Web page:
A zero-day vulnerability in Microsoft's Windows XP and Server 2003 has been discovered and is being actively targeted by hackers, leading to fresh calls for businesses to move to newer Windows versions sooner rather than later.
FireEye researchers Xiaobo Chen and Dan Caselden reported uncovering the vulnerability in a blog post, confirming that it only affects Windows XP systems.
"FireEye Labs has identified a new Windows local privilege escalation vulnerability in the wild. The vulnerability cannot be used for remote code execution but could allow a standard user account to execute code in the kernel. Currently, the exploit appears to only work in Windows XP," read the post.
The researchers confirmed evidence that the vulnerability is being actively targeted by hackers. "This local privilege escalation vulnerability is used in the wild in conjunction with an Adobe Reader exploit that appears to target a patched vulnerability," read the post.
"The exploit targets Adobe Reader 9.5.4, 10.1.6, 11.0.02 and prior on Windows XP SP3. Those running the latest versions of Adobe Reader should not be affected by this exploit. Post exploitation, the shellcode decodes a PE payload from the PDF, drops it in the temporary directory, and executes it."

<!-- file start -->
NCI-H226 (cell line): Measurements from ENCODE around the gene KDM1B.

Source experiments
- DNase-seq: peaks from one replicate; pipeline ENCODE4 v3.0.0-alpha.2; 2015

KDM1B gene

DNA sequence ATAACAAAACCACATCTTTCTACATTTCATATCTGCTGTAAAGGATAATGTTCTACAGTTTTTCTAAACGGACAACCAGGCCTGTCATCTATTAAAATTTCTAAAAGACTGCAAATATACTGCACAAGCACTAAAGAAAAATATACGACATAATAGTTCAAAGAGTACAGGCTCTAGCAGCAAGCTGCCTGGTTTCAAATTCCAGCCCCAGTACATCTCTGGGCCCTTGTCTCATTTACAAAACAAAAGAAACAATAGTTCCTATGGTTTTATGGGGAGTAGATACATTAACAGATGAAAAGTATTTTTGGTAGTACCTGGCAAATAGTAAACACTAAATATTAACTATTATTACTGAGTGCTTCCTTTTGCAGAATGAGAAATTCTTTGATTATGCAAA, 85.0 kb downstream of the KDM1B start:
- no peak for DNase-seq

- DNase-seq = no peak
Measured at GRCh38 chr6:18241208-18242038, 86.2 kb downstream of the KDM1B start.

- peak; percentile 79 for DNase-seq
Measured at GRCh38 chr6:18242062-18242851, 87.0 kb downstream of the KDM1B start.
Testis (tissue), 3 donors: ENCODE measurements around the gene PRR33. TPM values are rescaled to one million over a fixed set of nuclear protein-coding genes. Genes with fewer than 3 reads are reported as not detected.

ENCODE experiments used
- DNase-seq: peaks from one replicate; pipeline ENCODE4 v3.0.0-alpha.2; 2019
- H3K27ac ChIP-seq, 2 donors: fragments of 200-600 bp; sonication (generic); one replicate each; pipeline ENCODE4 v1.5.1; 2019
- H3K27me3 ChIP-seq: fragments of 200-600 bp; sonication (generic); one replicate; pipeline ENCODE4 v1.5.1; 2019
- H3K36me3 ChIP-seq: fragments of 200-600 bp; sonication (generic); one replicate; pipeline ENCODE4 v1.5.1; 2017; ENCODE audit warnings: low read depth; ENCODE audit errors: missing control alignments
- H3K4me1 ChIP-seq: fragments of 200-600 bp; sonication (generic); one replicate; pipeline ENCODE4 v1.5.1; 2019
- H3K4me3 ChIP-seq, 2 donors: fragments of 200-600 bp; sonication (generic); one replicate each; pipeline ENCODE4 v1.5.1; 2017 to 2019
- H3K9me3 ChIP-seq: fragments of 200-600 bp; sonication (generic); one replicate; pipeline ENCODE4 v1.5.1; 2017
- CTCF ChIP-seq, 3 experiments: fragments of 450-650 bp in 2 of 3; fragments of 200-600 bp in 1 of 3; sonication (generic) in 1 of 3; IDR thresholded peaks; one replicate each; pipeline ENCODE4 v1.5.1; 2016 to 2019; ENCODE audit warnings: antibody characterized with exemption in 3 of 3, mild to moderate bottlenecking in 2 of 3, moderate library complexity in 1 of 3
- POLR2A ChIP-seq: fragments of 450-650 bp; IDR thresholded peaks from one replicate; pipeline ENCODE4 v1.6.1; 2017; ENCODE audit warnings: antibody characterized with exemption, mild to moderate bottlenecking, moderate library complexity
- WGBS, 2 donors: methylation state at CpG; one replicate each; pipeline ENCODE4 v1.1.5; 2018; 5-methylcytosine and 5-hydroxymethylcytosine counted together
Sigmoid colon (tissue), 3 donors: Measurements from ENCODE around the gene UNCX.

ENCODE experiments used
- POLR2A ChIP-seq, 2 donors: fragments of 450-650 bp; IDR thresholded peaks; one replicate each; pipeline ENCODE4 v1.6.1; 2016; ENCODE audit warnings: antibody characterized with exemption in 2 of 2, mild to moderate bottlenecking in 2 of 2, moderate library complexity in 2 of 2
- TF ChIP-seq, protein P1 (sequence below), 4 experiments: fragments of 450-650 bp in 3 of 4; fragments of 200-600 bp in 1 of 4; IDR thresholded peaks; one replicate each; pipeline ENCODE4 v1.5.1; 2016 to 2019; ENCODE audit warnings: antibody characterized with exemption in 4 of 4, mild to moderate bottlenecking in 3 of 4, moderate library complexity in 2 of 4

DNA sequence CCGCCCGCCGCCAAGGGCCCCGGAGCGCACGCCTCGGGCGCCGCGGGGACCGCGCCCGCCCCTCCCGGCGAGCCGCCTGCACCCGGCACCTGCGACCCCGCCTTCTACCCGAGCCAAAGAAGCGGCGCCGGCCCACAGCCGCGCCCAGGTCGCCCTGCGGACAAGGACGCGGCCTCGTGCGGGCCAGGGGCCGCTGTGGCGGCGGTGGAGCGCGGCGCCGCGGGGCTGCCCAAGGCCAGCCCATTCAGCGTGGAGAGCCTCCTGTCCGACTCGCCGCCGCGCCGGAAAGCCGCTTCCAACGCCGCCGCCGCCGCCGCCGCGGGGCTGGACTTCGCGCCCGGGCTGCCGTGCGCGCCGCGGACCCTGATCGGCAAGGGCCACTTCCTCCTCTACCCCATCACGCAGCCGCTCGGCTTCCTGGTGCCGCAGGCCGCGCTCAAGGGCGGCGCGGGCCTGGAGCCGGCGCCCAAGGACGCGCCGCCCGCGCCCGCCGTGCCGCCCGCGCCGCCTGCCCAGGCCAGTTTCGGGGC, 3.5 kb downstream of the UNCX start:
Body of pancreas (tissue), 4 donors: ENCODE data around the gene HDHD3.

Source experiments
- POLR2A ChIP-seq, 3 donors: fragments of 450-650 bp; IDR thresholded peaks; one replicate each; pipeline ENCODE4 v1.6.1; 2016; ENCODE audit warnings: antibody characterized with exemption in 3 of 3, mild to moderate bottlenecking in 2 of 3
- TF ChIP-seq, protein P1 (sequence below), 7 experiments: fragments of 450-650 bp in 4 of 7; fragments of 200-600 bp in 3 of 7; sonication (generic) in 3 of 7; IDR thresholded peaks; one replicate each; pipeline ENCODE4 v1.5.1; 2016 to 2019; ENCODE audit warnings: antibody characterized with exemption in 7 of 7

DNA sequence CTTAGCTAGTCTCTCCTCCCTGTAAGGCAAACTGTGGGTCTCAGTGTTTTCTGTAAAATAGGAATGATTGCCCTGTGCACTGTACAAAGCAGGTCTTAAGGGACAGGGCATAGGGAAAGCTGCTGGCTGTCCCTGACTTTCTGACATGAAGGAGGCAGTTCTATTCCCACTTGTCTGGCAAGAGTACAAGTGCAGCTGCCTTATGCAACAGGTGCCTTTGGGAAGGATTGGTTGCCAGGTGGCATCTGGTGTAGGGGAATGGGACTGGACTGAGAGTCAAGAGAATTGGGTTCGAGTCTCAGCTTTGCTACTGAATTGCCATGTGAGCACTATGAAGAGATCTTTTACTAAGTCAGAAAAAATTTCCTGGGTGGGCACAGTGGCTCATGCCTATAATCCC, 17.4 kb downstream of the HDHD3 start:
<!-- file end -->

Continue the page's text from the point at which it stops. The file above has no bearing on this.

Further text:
Microsoft Trustworthy Computing (TwC) group manager for incident response communications Dustin Childs confirmed the company is aware of the issue and is working on a fix. In the interim he recommended that XP users employ a temporary workaround fix. "While we are actively working to develop a security update to address this issue, we encourage customers running Windows XP and Server 2003 to deploy the following workarounds," he said.
"Delete NDProxy.sys and reroute to Null.sys. For environments with non-default, limited user privileges, Microsoft has verified that the following workaround effectively blocks the attacks that have been observed in the wild."
The zero-day vulnerability's discovery has led to fresh calls within the security community for XP users to update their systems to run newer Windows versions. The SANS Internet Storm Center (ISC) issued a public advisory, warning XP users the new vulnerability is only the tip of the iceberg.
"The real story here isn't the zero day or the workaround fix, or even that Adobe is involved. The real story is that this zero day is just the tip of the iceberg. Malware authors today are sitting on their XP zero-day vulnerabilities and attacks, because they know that after the last set of hotfixes for XP is released in April 2014," read the ISC post.
"If you are still running Windows XP, there is no project on your list that is more important than migrating to Windows 7 or 8. The 'never do what you can put off until tomorrow' project management approach on this is on a ticking clock, if you leave it until April comes you'll be migrating during active hostilities."
Microsoft is set to officially cut support for its decade-old Windows XP operating system in April 2014. Despite the looming cut-off, widespread reports suggest many companies have still not begun migrating their systems to run newer versions of Windows although some firms are now on this path.
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